The impossible job: inside the world of Premier League referees: An excellent in-depth study. None of the problems identified here are easily addressed, but I think the first steps should be:
First: retrospective punishment for players who (a) surround the ref to intimidate him and (b) simulate being fouled. And not fines — the players are too rich to care about fines. I think the best option would be for players found guilty in these matters to begin their next match with a yellow card. That may seem strong, but there is a deeply-ingrained culture of bullying and deceiving that needs to be addressed.
Second: eliminate VAR. Just get rid of it. Many years ago my persistent back pain led me to consult a surgeon, who told me that one-third of the people who had the operation I needed got relief from their pain, one-third were left unchanged, and one-third experienced increased pain. VAR is like that; and even when its decisions are correct it makes every single match in which it’s used worse, because fans don’t have any idea whether to celebrate a goal or not — it might be overturned. Almost any idea — including adding a second referee — would be preferable to VAR.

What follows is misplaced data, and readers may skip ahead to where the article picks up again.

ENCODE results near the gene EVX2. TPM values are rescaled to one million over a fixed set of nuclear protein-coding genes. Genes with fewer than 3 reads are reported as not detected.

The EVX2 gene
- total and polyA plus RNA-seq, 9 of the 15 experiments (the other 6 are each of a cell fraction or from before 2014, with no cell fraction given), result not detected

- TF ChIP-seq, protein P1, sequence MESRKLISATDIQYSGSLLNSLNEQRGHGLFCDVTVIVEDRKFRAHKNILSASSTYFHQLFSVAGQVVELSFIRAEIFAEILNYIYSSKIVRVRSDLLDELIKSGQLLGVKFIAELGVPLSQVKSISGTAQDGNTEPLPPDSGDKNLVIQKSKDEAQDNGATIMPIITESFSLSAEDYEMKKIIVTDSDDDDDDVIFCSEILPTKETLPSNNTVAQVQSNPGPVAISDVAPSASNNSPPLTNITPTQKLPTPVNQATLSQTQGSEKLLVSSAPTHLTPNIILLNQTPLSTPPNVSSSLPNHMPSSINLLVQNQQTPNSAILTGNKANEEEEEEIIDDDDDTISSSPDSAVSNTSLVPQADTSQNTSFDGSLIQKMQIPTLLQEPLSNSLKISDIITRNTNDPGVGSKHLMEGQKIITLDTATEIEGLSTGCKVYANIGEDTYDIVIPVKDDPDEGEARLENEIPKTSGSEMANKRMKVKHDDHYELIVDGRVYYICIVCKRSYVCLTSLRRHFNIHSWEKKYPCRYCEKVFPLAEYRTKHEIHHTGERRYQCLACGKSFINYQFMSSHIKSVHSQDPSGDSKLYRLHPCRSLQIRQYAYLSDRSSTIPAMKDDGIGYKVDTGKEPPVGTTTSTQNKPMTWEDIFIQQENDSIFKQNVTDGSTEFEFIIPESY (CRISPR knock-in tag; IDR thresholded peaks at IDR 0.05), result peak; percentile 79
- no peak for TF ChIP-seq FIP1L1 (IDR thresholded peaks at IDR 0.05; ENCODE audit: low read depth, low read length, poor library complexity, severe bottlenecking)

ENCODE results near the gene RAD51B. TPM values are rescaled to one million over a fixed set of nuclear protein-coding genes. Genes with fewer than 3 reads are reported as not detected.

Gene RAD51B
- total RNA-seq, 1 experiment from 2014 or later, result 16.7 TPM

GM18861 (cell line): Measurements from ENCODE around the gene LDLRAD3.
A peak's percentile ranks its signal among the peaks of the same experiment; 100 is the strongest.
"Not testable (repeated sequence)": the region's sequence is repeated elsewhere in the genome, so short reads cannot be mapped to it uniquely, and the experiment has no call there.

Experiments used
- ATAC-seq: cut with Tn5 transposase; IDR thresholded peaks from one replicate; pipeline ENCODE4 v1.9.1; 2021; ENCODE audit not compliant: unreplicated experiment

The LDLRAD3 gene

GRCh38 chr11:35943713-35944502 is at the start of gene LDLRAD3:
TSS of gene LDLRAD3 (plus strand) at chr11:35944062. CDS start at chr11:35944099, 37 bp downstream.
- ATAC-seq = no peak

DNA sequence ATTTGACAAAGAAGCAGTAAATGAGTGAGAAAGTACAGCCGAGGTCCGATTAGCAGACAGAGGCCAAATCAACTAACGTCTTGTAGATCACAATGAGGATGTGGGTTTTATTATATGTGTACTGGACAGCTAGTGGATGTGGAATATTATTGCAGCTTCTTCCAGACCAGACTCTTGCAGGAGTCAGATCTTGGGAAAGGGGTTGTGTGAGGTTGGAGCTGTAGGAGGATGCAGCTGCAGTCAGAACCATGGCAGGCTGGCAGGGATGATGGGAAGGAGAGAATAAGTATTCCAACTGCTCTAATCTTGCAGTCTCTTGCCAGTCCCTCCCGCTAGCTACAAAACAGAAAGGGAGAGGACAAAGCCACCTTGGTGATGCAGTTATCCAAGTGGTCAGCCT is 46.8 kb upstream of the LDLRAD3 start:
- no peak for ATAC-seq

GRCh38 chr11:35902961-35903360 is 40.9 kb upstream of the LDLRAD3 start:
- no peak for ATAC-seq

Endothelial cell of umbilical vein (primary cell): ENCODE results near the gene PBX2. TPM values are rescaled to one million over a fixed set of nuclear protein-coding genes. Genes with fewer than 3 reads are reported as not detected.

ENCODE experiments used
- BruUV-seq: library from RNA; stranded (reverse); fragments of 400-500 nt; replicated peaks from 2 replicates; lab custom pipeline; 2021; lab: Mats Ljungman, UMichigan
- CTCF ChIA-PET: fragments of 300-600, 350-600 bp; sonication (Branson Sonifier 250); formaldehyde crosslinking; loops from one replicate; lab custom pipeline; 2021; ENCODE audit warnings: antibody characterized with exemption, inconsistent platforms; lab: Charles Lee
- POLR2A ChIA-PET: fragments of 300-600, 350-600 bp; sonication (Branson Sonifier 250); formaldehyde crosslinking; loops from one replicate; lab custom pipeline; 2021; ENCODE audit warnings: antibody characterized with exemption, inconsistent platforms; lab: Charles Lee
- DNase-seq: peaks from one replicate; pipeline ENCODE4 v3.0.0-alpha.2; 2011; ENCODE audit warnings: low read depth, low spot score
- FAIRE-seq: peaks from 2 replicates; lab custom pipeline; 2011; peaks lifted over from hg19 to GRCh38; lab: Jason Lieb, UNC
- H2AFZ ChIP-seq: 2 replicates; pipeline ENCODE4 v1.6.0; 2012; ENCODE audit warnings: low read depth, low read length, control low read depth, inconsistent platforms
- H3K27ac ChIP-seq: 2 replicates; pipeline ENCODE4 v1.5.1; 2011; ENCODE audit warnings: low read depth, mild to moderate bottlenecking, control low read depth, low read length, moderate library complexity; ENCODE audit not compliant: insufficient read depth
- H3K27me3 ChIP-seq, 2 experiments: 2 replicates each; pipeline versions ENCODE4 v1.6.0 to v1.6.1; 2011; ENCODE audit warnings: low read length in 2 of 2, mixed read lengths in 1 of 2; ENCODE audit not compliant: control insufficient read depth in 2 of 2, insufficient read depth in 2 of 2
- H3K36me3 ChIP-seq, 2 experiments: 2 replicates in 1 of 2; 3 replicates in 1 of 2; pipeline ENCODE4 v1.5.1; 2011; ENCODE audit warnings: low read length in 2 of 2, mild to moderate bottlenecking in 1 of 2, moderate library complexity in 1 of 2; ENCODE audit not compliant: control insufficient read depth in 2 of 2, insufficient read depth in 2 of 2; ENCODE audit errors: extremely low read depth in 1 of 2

One more thing about VAR: it’s even less reliable than people think, because one of its weaknesses is almost never noted. When VAR is looking at a potential offside, we’re always shown the players at the offside point and the line that indicates whether the attacking player is ahead of the defender or even with him. What no one looks at is the ball: Has VAR captured the precise moment at which the ball is struck? Typically you can’t tell, because the ball itself obscures the player’s foot. (Here’s an example, from the Premier League website.) VAR might have frozen the video at the precise instant that the player’s foot strikes the ball, but that’s highly unlikely. It’s much more likely that the video is stopped a fraction of a second early or a fraction of a second late; and that might make the difference between whether a player is offside or not. VAR is thus tasked with making decisions that it simply cannot make. Be done with it, I say!